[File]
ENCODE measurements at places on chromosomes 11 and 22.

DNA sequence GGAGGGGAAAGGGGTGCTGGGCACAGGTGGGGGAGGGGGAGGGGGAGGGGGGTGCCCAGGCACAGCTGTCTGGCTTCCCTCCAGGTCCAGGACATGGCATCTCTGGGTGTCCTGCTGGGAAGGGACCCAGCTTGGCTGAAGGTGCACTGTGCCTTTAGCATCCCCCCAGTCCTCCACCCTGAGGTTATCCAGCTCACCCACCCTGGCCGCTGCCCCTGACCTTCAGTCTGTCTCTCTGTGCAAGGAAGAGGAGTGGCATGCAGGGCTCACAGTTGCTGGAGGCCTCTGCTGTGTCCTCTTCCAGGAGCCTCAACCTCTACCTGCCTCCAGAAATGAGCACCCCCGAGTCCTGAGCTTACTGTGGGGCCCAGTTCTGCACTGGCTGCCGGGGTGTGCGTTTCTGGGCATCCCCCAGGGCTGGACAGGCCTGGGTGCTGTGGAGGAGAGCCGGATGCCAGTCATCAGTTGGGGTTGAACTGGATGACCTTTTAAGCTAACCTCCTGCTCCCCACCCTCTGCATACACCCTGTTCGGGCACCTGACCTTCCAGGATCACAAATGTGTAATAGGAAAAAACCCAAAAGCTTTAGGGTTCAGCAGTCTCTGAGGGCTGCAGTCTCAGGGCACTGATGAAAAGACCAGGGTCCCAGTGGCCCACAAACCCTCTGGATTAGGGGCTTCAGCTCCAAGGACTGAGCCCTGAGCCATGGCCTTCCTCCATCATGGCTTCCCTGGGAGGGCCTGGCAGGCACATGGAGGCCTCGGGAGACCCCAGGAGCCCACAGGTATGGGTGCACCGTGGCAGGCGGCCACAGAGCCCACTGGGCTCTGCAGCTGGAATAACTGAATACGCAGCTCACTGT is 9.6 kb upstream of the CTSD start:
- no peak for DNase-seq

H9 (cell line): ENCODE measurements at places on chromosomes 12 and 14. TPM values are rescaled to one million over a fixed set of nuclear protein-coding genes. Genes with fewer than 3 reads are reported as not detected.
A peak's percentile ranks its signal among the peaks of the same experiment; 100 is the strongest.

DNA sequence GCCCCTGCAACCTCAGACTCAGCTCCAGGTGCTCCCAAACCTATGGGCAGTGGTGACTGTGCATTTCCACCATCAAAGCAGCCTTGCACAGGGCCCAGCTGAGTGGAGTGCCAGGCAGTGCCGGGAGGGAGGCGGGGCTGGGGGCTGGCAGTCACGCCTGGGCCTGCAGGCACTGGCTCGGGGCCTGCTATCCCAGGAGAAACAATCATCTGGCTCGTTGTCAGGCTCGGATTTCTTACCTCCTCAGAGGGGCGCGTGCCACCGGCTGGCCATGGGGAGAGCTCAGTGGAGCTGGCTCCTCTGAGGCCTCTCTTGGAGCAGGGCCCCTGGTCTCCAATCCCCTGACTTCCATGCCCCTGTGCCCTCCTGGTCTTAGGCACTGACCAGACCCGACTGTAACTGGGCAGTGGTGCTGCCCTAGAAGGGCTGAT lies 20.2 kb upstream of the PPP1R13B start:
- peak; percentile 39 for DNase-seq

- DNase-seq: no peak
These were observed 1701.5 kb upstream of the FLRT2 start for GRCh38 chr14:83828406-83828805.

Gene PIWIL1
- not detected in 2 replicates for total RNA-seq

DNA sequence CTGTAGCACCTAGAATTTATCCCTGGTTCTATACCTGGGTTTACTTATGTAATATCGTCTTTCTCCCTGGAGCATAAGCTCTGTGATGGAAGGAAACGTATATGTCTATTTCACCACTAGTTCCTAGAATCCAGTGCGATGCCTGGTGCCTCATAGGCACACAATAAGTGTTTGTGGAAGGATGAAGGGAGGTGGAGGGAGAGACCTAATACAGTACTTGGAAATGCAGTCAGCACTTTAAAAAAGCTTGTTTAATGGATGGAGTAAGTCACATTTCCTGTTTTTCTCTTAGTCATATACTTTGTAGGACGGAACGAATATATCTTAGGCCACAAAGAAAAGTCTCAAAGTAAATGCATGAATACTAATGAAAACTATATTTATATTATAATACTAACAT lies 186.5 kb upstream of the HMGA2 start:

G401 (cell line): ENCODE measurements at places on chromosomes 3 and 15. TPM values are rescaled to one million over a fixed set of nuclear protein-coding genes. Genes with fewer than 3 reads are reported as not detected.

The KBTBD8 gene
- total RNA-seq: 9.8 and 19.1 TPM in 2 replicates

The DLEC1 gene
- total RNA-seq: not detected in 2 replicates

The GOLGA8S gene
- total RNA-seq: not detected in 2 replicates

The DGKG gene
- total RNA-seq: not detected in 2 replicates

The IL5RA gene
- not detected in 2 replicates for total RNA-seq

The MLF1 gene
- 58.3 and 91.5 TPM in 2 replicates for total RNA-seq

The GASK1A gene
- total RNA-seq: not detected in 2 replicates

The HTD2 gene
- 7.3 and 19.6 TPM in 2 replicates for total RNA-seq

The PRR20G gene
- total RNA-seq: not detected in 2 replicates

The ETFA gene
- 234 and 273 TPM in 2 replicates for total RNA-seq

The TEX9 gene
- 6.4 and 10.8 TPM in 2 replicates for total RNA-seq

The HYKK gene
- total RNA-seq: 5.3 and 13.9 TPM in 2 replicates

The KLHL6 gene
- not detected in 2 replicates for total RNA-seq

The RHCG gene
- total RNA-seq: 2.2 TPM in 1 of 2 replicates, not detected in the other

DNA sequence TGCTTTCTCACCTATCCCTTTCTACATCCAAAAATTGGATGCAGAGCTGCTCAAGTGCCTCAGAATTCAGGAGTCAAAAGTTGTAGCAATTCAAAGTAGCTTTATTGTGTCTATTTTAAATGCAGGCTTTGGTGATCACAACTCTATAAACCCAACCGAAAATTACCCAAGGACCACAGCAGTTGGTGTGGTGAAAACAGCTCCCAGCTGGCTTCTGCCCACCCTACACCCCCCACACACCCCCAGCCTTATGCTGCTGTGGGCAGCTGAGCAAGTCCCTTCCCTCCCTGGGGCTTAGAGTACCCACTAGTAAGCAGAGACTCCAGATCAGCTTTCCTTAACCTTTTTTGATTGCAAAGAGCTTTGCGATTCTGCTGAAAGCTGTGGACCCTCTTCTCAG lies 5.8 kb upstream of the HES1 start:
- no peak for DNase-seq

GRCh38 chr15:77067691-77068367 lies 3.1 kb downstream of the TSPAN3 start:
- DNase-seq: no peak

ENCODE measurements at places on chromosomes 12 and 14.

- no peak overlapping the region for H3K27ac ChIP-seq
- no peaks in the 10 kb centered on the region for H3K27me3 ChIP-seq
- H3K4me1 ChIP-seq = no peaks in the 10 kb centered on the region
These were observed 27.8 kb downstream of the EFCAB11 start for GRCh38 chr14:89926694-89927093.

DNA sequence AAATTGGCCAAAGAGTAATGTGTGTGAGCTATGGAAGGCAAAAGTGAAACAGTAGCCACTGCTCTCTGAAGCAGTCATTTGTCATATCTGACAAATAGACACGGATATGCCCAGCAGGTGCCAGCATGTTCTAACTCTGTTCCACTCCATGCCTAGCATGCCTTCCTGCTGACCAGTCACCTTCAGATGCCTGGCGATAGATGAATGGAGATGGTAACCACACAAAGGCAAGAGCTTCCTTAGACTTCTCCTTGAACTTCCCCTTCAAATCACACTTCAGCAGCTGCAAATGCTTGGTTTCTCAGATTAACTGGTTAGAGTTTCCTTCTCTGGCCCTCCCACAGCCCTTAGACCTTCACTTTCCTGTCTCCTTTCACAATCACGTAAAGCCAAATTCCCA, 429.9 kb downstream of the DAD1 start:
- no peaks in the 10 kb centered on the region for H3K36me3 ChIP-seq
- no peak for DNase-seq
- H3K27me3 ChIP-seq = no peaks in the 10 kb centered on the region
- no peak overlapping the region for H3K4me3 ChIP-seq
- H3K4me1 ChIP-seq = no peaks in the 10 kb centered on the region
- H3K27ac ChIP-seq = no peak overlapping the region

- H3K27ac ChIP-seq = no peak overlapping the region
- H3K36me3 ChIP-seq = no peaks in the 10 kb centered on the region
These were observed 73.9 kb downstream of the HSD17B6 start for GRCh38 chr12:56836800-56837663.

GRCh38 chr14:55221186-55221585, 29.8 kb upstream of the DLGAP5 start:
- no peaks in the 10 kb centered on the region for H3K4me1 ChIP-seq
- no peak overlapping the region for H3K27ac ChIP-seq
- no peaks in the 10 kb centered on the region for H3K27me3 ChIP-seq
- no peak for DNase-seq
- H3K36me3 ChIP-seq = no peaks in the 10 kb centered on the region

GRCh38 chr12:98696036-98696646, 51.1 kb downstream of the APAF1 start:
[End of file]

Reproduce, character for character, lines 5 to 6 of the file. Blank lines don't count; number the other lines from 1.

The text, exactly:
A peak's percentile ranks its signal among the peaks of the same experiment; 100 is the strongest.

DNA sequence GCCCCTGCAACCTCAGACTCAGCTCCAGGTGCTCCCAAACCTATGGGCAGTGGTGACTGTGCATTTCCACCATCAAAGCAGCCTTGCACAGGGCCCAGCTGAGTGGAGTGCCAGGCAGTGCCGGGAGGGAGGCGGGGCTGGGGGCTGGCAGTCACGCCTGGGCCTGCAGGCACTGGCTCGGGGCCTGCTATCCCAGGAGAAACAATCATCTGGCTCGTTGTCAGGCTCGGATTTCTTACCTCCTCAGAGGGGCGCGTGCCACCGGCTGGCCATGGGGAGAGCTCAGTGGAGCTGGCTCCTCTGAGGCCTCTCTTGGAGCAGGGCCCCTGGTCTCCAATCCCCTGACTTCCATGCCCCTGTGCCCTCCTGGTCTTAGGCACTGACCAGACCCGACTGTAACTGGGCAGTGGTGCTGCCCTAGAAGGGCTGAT lies 20.2 kb upstream of the PPP1R13B start: